Since the 16th century, Shinto and Zen Buddhist teachings have reinforced the bond between nature and humankind. This tenet inspired the inclusion of small courtyard gardens (tsuboniwa) in Japanese homes*. These masterpieces of landscape design connect residents and guests with wild nature, provide light and cooling, and offer focus for aesthetic contemplation**.
This miniature tsuboniwa blends traditional materials of stone, plants, and wood with modern Corian material, which forms the enclosure of the garden. The serenity of the scene, dominated by the gently overflowing stone basin, is enlivened by two tiny brass frog figures. The frame is reclaimed strand bamboo flooring. A recessed UV lamp accentuates the surface textures and facilitates plant growth, allowing this composition to be located on any wall, irrespective of available sunlight.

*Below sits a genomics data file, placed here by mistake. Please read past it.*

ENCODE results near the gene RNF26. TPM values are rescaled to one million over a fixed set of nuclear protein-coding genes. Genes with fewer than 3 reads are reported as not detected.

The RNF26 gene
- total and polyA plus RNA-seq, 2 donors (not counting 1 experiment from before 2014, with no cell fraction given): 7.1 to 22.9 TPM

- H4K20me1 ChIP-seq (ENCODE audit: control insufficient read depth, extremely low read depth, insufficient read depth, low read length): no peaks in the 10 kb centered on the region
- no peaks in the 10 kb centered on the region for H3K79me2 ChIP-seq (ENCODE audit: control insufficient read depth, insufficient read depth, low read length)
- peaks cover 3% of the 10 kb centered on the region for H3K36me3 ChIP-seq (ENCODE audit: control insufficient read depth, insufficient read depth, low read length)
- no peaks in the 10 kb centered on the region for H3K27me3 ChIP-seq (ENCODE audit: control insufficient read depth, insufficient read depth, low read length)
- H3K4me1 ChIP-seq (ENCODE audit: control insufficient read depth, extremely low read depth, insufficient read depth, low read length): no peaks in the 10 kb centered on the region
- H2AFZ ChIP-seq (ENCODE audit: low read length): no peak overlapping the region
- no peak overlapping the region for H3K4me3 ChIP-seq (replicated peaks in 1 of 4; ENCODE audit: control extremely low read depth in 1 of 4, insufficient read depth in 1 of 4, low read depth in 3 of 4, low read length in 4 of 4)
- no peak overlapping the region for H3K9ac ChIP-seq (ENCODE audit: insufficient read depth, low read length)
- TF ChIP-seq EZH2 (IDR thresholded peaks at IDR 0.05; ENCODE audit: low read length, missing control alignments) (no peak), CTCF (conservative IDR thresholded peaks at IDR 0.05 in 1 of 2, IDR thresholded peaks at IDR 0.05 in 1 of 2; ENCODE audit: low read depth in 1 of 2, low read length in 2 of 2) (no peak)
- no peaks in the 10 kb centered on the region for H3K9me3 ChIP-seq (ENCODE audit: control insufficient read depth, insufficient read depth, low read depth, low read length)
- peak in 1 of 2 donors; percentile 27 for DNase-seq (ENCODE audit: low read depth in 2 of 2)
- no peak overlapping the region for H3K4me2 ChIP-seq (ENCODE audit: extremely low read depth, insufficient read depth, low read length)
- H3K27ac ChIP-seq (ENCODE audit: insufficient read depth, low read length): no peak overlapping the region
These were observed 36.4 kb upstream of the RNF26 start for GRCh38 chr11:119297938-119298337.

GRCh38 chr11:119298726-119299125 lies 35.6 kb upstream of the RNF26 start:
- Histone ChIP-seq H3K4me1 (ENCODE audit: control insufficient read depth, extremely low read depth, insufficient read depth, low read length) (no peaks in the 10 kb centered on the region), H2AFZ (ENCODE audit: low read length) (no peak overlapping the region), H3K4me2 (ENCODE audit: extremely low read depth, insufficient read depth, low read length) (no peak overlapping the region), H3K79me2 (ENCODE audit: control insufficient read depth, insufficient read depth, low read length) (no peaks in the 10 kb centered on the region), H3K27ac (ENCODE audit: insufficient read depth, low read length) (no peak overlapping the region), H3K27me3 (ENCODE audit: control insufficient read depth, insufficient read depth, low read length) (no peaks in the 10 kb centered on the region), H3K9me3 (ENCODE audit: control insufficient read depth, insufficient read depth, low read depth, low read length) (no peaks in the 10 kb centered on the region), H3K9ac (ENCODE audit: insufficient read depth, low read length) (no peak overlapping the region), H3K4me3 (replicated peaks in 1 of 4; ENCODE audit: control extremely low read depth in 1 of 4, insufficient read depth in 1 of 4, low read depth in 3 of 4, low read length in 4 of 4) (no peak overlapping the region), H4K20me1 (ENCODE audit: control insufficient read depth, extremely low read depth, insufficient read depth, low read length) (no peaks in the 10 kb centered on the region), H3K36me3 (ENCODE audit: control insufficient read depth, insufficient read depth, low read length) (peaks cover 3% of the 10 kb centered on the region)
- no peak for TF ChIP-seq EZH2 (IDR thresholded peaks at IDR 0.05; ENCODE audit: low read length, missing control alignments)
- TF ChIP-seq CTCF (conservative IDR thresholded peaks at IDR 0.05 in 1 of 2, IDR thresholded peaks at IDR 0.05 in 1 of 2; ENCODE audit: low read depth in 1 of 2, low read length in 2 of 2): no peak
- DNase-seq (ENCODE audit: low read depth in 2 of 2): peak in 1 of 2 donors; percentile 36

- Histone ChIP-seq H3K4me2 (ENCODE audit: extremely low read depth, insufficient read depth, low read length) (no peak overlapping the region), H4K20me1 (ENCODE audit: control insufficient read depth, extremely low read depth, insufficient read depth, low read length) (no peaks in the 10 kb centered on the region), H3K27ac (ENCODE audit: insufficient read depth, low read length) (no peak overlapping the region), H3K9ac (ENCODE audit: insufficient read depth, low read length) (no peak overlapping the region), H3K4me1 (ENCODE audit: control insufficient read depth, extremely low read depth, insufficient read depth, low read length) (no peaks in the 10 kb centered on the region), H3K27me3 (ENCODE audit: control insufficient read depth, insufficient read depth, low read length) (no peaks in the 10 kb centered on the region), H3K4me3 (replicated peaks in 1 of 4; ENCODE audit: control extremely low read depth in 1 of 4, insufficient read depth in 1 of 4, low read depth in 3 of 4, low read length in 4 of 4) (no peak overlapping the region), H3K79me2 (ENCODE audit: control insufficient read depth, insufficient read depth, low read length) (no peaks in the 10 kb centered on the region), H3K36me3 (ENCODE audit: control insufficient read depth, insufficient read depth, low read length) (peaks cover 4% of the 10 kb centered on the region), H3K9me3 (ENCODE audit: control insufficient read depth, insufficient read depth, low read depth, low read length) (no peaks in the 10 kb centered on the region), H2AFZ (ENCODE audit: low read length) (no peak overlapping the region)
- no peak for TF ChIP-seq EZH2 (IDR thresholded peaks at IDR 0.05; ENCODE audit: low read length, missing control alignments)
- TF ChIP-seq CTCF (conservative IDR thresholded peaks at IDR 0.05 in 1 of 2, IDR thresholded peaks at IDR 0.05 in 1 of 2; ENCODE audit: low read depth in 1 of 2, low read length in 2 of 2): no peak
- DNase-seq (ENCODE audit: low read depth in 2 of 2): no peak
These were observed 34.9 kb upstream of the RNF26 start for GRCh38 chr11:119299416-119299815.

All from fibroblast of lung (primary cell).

* Locher, M. (2012). Zen Gardens: The Complete Works of Shunmyo Masuno. Tuttle Publishing. pp. 17-18.
**Mizuno, K. (2006). Courtyard Gardens of Kyoto’s Merchant Houses. Kodansha International. p. viii.